March 14, 2016
70 bills. That’s right. This week we’re watching 70+ bills that are working their way through subcommittees, committees, and floor votes. They cover the full range of topics in education from what type of classes should be offered in high schools to high standards to teacher preparation programs in Tennessee colleges. It’s going to be a full week, but don’t worry, we’re not going to update you on 70 bills today. We thought, since it’s Pi Day, we’d circle back on our legislative victories from last week. Thank you for being a part of student success in Tennessee – we couldn’t do it without you!
House Bill 1419 – Passed – We’ve mentioned this bill a lot recently and we’re excited to see it move forward. This legislation (SB 2508 in the Senate) gives teachers options in how data from TNReady is used in their evaluation scores this year.
House Bill 858 – Failed –This legislation would have rolled back the Achievement School District’s ability to help rescue students stuck in failing schools.
House Bill 2020 – Failed – This is another bill to tie the hands of the Achievement School District. We oppose these bills for a simple reason – we believe every student should have an equal opportunity to succeed. If a student in Tennessee is in a failing school, every week, every semester, every year that we wait to intervene is another year our students fall further behind. When it comes to student success, we simply can’t afford to wait.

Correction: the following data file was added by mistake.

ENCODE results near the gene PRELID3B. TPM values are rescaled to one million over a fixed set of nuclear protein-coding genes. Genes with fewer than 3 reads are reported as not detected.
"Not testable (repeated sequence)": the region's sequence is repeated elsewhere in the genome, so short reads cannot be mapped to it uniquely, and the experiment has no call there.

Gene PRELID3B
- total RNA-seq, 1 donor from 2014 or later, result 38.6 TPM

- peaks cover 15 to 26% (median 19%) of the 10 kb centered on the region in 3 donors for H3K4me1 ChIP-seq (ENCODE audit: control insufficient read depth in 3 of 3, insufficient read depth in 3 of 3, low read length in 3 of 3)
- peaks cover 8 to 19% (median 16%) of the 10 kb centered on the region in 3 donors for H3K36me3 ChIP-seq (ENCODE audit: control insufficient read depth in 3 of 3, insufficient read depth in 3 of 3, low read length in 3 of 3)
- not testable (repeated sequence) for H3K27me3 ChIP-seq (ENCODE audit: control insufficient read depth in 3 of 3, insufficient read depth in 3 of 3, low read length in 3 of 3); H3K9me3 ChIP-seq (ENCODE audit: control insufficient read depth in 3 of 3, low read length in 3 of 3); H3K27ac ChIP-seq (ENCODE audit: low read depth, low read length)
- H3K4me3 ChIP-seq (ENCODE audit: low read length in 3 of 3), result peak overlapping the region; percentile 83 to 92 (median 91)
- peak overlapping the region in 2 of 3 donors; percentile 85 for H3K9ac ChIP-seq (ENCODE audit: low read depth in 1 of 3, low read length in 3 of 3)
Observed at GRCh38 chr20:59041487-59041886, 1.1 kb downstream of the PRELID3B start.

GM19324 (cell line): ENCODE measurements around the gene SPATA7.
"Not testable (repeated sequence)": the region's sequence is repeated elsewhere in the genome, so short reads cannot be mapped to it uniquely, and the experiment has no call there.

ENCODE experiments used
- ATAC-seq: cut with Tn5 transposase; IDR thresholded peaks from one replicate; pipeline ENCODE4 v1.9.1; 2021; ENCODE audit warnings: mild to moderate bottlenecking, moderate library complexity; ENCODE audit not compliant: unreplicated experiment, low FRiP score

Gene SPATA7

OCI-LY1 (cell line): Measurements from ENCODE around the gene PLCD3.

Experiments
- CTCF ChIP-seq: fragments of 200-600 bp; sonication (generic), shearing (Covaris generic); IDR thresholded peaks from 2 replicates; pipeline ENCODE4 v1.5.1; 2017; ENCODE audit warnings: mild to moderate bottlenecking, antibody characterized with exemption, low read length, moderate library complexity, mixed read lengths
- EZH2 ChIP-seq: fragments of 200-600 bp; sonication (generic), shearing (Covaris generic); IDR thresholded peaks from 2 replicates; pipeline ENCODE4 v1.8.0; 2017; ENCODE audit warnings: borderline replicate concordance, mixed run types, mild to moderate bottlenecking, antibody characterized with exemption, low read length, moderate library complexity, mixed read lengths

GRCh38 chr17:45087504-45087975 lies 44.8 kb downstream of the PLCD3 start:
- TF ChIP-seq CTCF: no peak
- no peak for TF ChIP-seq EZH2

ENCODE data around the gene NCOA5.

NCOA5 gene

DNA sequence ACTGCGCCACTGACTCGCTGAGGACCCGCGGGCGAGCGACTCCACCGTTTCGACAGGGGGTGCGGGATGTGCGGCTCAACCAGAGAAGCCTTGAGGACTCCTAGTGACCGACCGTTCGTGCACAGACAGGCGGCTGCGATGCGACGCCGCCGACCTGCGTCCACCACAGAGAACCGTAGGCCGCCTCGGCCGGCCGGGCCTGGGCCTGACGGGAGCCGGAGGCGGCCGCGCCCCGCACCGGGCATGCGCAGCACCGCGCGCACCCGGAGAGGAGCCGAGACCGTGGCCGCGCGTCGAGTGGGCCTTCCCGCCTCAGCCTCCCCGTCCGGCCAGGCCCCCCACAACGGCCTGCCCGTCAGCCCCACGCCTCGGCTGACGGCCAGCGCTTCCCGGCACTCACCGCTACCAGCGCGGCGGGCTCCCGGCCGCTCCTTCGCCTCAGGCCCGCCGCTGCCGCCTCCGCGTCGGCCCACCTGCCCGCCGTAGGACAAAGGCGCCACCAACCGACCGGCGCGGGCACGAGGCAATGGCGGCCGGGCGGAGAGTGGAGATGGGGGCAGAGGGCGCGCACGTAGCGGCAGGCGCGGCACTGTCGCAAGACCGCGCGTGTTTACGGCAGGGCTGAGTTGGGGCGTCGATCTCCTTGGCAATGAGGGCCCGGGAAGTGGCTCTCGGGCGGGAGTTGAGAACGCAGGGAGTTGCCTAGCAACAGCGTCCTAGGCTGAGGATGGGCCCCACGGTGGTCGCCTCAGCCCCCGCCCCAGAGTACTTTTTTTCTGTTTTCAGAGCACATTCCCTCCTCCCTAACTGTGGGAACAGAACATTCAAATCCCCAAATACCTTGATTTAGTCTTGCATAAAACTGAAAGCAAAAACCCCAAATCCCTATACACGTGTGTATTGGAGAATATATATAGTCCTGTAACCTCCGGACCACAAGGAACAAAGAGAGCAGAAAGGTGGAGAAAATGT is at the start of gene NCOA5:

Senate Bill 1606 – Failed – You’ve heard us mention this several times over the past two years and we mean it more every day: politics should stop at a school’s front door. We’re glad to report that Tennessee’s school system leaders will continue to be held accountable to an elected school board and not political donations ensuring their focus remains on school improvement, not reelection.
Senate Bill 1984 – Failed – This legislation would have created two separate classes of assessments, two systems of measuring success, and two different levels of accountability in Tennessee’s classrooms. We opposed this bill because every student in Tennessee – no matter their zip code – should be given the tools they need to succeed and should have confidence in the reliability of those tools.
Thank you for all the calls, emails, notes, and for using your voice for Tennessee’s kids.
We do want to let you know about one of the 70+ bills we’re watching this week. Senate Bill 2205 would chip away at a strong accountability system in Tennessee’s classrooms. It’s important that everyone- teachers and students – be held accountable for the work that takes place in our classrooms. We oppose SB 2205 because it threatens to roll back that accountability for students. We’ll keep you posted on the bill as it moves forward.
As you can see, we’ve had a busy week and a busy one ahead. We might jump into your inbox with an urgent call to action this week, but, as always, we’ll do so sparingly. If you have a moment today – after you celebrate Pi Day – we’d love for you to drop a note to the House Education Subcommittees and the Senate Education Committee. This part of Session always gets busy and we’d love to remind our elected officials about our four priorities to support student success: high academic standards, more choices in education, greater accountability, and fewer, better tests.